1935: The Democratic Convention Hall was built in 1928, then used until 1937 as Sam Houston Hall for the city's largest events. It was replaced by the Sam Houston Coliseum, which lasted until 2000.
2015: The Hobby Center for the Performing Arts was opened in 2002.
To: Mr. And Mrs. Chas. Vrhel
355 [^]North Delaplain Rd.
Postmarked: Houston, Texas Apr 23, 1935
Stamp: 1c Deep Green Ben Franklin #552
Jsoucí tu polbromadē a mapïce se dobźe (jáko a Rulikiî) vepomíwáme clureaskjels a riverside skżce prãfel.
[From the Czech via Google Translator] There are semi-clusters [?] and maps with good (Iko and Ruliki) we remember clureaskjels [?] and riverside slopes.
Jennie Mae L Rulik
From: R. Jaronicz
Karel Frantisek Vrhel came from Budweis, Bohemia on the SS Rhein from Bremen in 1907 as a trained brewer. He was greeted in Chicago by his brother Adolf, and went right to work at various Chicago malt extract companies essential to the brewing industry. He married Camilla Hlavacek in 1910 and was naturalized in 1912. His family of two boys and two girls, extended at times with brothers Frank and Emil, grew up in Chicago suburbs. Charles, as he Americanized his name, was an expert in Hops and Malt and acquired patents on various labels of beer.
The postcard was mailed on Tuesday, 23 April 1935, and featured the Convention Hall for the 1928 Democratic Convention held seven years earlier. It was a group card, signed collectively by L. Rulik, Johanna Rulikova [the female gender ending of Rulikova) and Jennie Mae [apparently their daughter], and R. Jaronicz and Augusta Psenkovi, all apparently of Czech origin. Johanna and Louis Rulik were Houstonians of living at 820 Heights Blvd. (the house, built in 1930, is still standing). Louis was owner of the City Hall Delicatessen at Market Square, his daughter Jennie Mae, 14 at the time of the postcard, was a musical accompanist. Vhrel, a brewer, and Rulik, a delicatessen manager, may have been connected by beer culture.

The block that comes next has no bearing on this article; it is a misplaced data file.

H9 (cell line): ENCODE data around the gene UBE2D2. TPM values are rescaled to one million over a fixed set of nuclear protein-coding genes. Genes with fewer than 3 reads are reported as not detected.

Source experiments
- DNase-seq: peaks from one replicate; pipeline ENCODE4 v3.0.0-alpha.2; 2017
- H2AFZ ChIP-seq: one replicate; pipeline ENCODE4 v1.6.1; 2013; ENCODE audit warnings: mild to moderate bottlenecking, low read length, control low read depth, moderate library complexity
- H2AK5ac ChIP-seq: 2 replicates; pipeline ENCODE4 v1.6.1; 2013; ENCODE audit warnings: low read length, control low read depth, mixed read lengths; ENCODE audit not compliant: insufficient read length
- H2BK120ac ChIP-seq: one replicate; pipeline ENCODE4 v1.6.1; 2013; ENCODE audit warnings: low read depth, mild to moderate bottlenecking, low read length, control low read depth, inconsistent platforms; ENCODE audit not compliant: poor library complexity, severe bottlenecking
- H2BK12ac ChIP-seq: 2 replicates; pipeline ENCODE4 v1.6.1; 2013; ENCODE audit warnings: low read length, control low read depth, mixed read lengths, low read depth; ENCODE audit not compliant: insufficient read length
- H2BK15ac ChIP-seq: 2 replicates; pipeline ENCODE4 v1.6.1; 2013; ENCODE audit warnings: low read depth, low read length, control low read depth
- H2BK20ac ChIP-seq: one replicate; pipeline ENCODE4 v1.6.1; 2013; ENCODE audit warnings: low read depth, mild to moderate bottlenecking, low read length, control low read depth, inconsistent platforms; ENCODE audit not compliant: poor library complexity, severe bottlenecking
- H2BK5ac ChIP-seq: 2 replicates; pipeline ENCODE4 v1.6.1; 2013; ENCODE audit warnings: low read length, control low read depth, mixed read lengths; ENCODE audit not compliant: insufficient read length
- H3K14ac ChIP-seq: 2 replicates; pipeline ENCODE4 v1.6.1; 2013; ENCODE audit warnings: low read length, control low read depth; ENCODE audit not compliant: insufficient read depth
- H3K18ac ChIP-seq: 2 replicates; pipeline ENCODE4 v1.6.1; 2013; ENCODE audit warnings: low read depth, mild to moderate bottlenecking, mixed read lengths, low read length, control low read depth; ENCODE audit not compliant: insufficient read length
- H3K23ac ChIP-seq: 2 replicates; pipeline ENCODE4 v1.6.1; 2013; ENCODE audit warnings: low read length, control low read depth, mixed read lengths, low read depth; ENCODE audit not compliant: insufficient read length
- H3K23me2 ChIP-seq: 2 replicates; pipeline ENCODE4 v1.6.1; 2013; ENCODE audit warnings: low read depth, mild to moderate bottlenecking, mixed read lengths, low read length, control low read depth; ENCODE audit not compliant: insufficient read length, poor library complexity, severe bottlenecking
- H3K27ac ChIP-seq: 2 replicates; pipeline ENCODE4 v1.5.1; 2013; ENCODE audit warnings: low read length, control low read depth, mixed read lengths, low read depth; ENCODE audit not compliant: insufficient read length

The card was sent only about sixteen months after Prohibition ended on December 5, 1933. What brought the senders of the card to choose the Convention Hall as a subject may have been a random choice, or it may have had something to do with the political positions or religious affiliations of the parties at hand. A brewer anywhere in America in 1935 may have been expected to be a Democrat, as indeed also most Southerners at the time were. Likewise, a person of Czech origins was statistically far more likely to be a Roman Catholic than a Protestant.
The Democratic Convention in 1928 was the first in which a Roman Catholic was selected, Al Smith, who had been a favorite in 1924 in New York, but was defeated at what became called the Klanbake convention after the anti-Catholic KKK made its influence felt. Smith was also anti-prohibitionist, which may have made him doubly attractive to a person like Vrel, and possibly to Louis and Johanna Rulik as well. R. Jaronicz & Augusta Psenkovi have not been located, are apparently also be of Czech ancestry. They may have been locals like the Ruliks, or they may have been visitors to the city. A review of the newspapers of the day in search of an event that may have drawn them to Houston reveals only a convention of Rotarians of the 47th District of South Texas which met in the ballroom of the Rice Hotel. It was a time of almost gleeful Democratic ascendancy. The President of the United States was Franklin Delano Roosevelt, a Democrat; the Mayor of Houston, Oscar Holcombe, who spoke at the convention, a Democrat. Prohibition, largely a Republican and a Protestant movement, had only recently ended, and beer flowed in the bars and delicatessens all over town.
Charles Vhrel died in 1939 at the age of 56 and was buried in Chicago. Louis Rulik died in 1953 in San Diego, and Johanna died there in 1961.